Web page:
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Pahrump Mirror
Pahrump, Nevada
April 3, 1997     Pahrump Mirror
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April 3, 1997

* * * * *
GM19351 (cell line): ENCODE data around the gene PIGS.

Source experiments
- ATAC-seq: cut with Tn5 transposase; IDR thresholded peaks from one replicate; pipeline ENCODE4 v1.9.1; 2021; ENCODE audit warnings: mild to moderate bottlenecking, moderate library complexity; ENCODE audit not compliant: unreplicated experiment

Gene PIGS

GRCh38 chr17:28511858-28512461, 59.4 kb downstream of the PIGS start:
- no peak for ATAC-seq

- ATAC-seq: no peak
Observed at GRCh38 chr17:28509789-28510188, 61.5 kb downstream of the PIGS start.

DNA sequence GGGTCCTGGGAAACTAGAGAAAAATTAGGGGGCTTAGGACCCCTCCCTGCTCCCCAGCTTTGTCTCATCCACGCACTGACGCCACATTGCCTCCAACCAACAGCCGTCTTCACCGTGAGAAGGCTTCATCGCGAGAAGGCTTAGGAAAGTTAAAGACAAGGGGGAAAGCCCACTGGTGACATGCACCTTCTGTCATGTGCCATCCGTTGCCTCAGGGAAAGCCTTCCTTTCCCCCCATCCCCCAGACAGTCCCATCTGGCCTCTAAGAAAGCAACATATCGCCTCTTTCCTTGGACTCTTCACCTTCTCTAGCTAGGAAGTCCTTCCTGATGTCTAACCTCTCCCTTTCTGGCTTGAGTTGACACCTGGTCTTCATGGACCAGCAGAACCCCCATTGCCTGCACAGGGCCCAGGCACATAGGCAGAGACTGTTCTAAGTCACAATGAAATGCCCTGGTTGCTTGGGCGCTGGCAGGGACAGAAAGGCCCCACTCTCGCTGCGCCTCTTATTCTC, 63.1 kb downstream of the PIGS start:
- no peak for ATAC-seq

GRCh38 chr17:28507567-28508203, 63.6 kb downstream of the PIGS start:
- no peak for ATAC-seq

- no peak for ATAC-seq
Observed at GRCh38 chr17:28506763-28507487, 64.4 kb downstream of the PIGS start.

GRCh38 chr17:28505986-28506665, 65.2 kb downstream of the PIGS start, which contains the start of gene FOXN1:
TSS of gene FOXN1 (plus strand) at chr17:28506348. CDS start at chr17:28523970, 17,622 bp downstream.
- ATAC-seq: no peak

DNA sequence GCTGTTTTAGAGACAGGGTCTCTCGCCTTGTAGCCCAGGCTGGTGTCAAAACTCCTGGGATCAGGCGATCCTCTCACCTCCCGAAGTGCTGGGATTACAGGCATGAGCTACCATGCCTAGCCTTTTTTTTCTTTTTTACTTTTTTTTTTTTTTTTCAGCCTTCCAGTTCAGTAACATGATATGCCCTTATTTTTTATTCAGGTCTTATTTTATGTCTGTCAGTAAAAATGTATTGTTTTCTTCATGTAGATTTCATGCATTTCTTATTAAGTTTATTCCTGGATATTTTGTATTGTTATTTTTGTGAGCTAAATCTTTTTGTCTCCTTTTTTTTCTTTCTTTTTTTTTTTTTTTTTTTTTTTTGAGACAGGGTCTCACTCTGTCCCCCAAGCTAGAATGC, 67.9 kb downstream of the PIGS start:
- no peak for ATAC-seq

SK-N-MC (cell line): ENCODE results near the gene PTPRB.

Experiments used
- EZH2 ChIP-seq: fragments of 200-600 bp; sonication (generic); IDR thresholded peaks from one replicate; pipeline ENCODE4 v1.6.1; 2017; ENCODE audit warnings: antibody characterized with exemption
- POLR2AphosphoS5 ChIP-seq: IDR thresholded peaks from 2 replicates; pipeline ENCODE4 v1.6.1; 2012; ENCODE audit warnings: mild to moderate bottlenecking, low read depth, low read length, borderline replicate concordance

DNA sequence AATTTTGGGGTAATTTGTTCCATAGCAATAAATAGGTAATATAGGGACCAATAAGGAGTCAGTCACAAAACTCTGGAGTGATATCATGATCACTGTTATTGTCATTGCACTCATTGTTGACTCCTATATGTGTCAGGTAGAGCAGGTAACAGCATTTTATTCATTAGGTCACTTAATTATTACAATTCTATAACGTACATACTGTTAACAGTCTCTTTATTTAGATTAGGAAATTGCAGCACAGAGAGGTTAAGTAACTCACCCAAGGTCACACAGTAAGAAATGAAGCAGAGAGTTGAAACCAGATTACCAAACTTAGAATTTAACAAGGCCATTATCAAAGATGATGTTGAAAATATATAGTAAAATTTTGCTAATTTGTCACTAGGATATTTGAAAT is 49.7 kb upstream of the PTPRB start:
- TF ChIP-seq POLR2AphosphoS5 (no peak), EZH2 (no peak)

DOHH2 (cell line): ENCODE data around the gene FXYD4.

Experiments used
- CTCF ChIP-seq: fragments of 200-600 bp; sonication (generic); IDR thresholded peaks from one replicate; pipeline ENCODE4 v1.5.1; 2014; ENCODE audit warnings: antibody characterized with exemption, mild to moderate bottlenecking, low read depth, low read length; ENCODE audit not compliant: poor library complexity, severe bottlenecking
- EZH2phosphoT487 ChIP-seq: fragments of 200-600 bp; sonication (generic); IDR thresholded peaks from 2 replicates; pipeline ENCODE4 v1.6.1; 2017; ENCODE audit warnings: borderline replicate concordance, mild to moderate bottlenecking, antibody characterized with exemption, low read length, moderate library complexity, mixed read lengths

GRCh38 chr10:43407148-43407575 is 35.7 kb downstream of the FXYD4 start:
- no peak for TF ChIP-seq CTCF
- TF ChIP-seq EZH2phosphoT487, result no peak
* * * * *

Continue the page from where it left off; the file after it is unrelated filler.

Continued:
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10 Thursday, April 3, 1997 Pahrump Valley Gazette Editorial I Home, Homestead on the Range By Robert Lewes Last place I expected to read this was in the Washington Post, the national weekly edition of which we continue to get to keep up on activities in the Beltway. Not exactly what one would expect to read in a publication of the eastern establishment. For much of the last two centuries, homesteading has been associated with primarily the rural west. In fact, it was the way most of the West was settled and the way many of our towns of today were initially formed and developed. And in a throwback to the homestead era, a vast sprawling mass of the Nevada bigger than Las Vegas and Reno combined- Nevada' s two major urban areasuis going to be placed on the auction block this week, offering bidders a chunk of the Silver state for as little as $50 an acre. Interestingly, much of today's Nye, Esmeralda, and Clark Counties originally resulted from either large land grants or homesteading by the early settlers in the area. In fact, the ownership of many of the large farms and ranches in the Amargosa, Fish Lake, and can be traced to original homesteading of the area. However, if this modern version of homesteading sounds appealing. It could be a deal for you. And it just might be, but there's one small catch- the land available is remote, very remote to say the least. There are no roads, no power, and very little water, which at times in the desert can be more precious than all the gold buried beneath the ground. "This is cowboy property eight to ten miles off the nearest freeway," broker John Blom explained at a recent meeting with potential bidders in Las Vegas. The government gave the roughly 1.4 million acres to a railroad company to expedite completion of the transconti- nental railroad back in 1896. Almost a hundred years later, in 1995, the land-rich and cash-poor Santa Fe Railroad sold their excess high-desert land to a real estate company, the Nevada Land Resource Co, of Reno. The 101 parcels involved, ranging from 155 - 714 acres, are scattered across 340 miles of desert from the east of .erie to the town of Wells, most of them within a relatively short drive---or horseback ride--off Interstate 80. This is roughly west of the northeastern area out of state made famous by Hollywood actors Bing Crosby and Jimmy Stewart, who ran cattle on their vast rural Nevada spreads during the fifties. "We feel there is a property available for everybody," said Julie Schneider of LFC Communications Ltd, which is marketing the land for the owners. In addition to the personal pitches, prospective bidders also received a slick brochure with detailed instructions for making an offer on the properties. Minimum bids for the parcels containing 640 acres--one square mile--range from $29,900 in Churchill County to more than $1,110 in Elko County. John Houston, director of Nevada Land Resource, said the company received inquires from as far away as Hong Kong, England, and Germany. For some bidders, the proximity of the railroads or the interstate offers retail or industrial potential. For others, the sheer remoteness of the northeastern Nevada area was in itself the lure. "There are checkerboard sections," Houston said. "A square mile all to yourself and it touches other corners of square miles that touch absolutely nothing." If that's your thing, this could be the opportunity of a liietime. No nasty neighbors to contend with, no fences, no by R.P.L urban traffic or congestion; in fact as we said earlier, there are no roads, no power, and very little water, but there's lots of wide open spaces if that's what you are looking for. While reading about them in an article in the Washington Post might be somewhat unusual, land auctions in rural Nevada are not. For example, a little more than 100 years ago this month, the entire townsite of Hawthorne was auctioned off to provide for a new central Nevada rail stop for the Carson and Colorado Railroad. THERE' S A LOTof history to be found hidden in these Nevada hills, and the Nevada Commission for Cultural Affairs, appointed by the governor and funded by the Legislature, provides funding to preserve historic sites and structures for the benefit of present and future generations as cultural centers. This year, 17 such organizations from around the state received a total of $2 million for this purpose. While the majority of this year's recipients are from northern Nevada more space around the principally Carson City, Reno, and Virginia City, Tonopah, Boulder City, Caliente,and McGill also shared in the awards. Unlike many rural county governments, Nye County in particular, the state Legislature appears to be rolling in money, blessed with an excess of cash. When it's tallied up in June, the state budget will show a handsome surplus in the quarter-billion-dollar range. Singled out by some of the more miffed southern media for his legislative dash for cash was our own 36 th Dist. Assemblyman Roy Neighbors, the Tonopah Democrat who can only be accused of making sure that his constituents get their fair share of the legislative largesse. And out-numbered by his legislative counterparts from both Las Vegas and Reno, Neighbors, the retired Nye County manager, succeeded in getting $600,000, one of the largest this year, for museum repairs and the establishment of a mining park in Tonopah, the Nye County seat. But Roy wasn't alone in reaching for the legislative cookie jar, Clark County rural Assemblywoman Gene Segerbloom, also a democrat, picked up $407,000 of the big ones for exhibits at the Boulder City Museum. Does all of this go to prove, as some northern legislators have suggested," there just ain't no culture in Las Vegas?" FOR AS YOUNG a country as America is, we seem to be a nation hopelessly addicted to anniversaries. Before this month is out for example, we will have observed the second anniversary of the senseless terrorist type bombing of the Alfred P Murrah Federal Building in Oklahoma City that killed 168 innocent victims, including a number of women and children. After spending the last two years in federal prison, the alleged master-mind of the terrorist-type attack, Timothy McVeigh will finally get his day in court, although judicial jurisdiction of the controversial case has been moved to Denver to insure a fair trial for the defendant. While the tremors of the shockwave which radiated from the incredulous act of terrorism radiated across the nation, they were also, felt dangerously close to home as Terry Nichols, formerly of Las Vegas, was arrested along with McVeigh as a co-conspirator in the bombing of the Okla- homa City Federal building. Never did know Nichols, but we met his ex, Lana Padilla, when she was partners with a friend of ours, Key Bignotti, in the real estate business in Las Vegas. Padilla, who authored the book "By Blood Betrayed," continues to live in the area with the couple's now 14-year old son, Josh, but is not granting any interviews at this time, partly because of a gag order imposed on the case, and due to her travel schedule to Denver as a witness in the McVeigh case, and also in the prosecution of her ex-husband, the father of their youngest child. If convicted McVeigh and Nichols face the death penalty for the April 19,1995 bombing that killed a total 9f 168 people. In the federal case, the alleged co-conspirators are charged only with the deaths of the eight federal workers killed. However the state of Oklahoma continues to have a hold on them for the remaining 160 civilian victims of the blast. There are those who continue to contend that the Okla- homa City bombing was done out of a warped sense of revenge for the controversial actions of federal agents in the Waco (Texas) assault on the Branch Davidian religious cult, also on April 19,1993. That ominous date, which claimed the lives of 80 mem- bers of the religious cult, is also the date commemorated in history for the shots fired at Lexington and Concord that triggered the Revolutionary War in 1775. Some frank talk about newspapers and their demise Let's talk about newspapers, particularly small rural newspapers. The death of a newspaper is a terrible tiff ng to see. A piece of the eommtmity dies with that newspaper. This would seem to be the case with the Prospector, published in Goldfield. Owner/publisher Ken Jackson died and with him gone there is no one to continue with the paper. Now, the Prospector filled a void in Esmeralda County. No other paper really covered the territory. Certainly.not with the personal perspective that only a local paper can give. The Gazette tried to cover Goldfield and Esmeralda but this was a big project with very little return. Commissioner meetings were impossible since the Nye County Commis- sion meets on the same day. Our coverage of the Esmeralda commissioners, when we had it, was supplied by third party individuals. We'll continue to supply as much coverage as we can and perhaps, with the loss of the Prospector, try to be more cognizant of that community's needs. (There are rumors that some individuals are going to try and resurrect the Prospector. If this should come to be we will be the first to wish them the best of success). Some folks think the Gazette is just a Pahrump newspa- per, That'snot true. We try hard to give as much regional coverage as possible. It's a tall order and we often miss a good story in this large coverage area, but we try our best. Why did the paper change it's name from Death Valley Gateway Gazette to the Pahrump Valley Gazette? It was strictly a business decision, not an editorial one. We were experiencing some pretty tough economic times. Some- thing had to be done about it. Up north they called us a "Pahrump" paper, while in Pahrump they called us a NORTHERN EXPOSURE by Dave Downing "Tonopah" paper. We rather liked this, editorially, because it showed we were doing the job we intended. The fact of the matter was that we were failing to get enough advertising and the major adver- rising base in this county is in Pahrump. The time had come for us to identify ourselves with the Pahrump area. While still trying to provide regional coverage, our advertising has jumped by leaps and bounds. Each newspaper in Nye County has a somewhat different slant on the news coverage of the area. To read each paper is to get a different point of view in this coverage. Each is a fine newspaper. Some like one, some like another. At least there is a choice -- and that's what makes multiple newspa- pers such a gret thing. There are three newspapers available in Pahrump, this one, the Pahrump Valley Times and the Valley Observer. Up north there are two papers available, this paper and the Tonopah Times-Bonanza. Is there competition among these papers? Of course there is. Newspapers tend to become dull and boring without such competition -- another great ad- vantage to having more than one paper to choose from. At the same time we certainly wish all of our competitors .SUCCESS. It is discouraging to hear of a part-time employee of another newspaper referring to our paper as a "rag." I would never call his paper such a thing. In fact, I have a very high respect for that paper. Then, I guess I have to consider that this is not a professional newspaper person saying this but a part rime amateur photographer. This newspaper has won numerous awards for it's work. While it's true the paper tends towards snappy headlines, controversial editorials, etc., this is a style. We choose that style because it sets us apart from our competitors and offers area readers a different look. In the meantime, Goldfield and Esmeralda County have lost their newspaper. They must now rely on "one of us" to pick up the pieces. We at the Gazette promise to do the best we Call. But, there's nothing like having your own community newspaper. We can't fill that void, only mourn the loss. t 0 Csi\>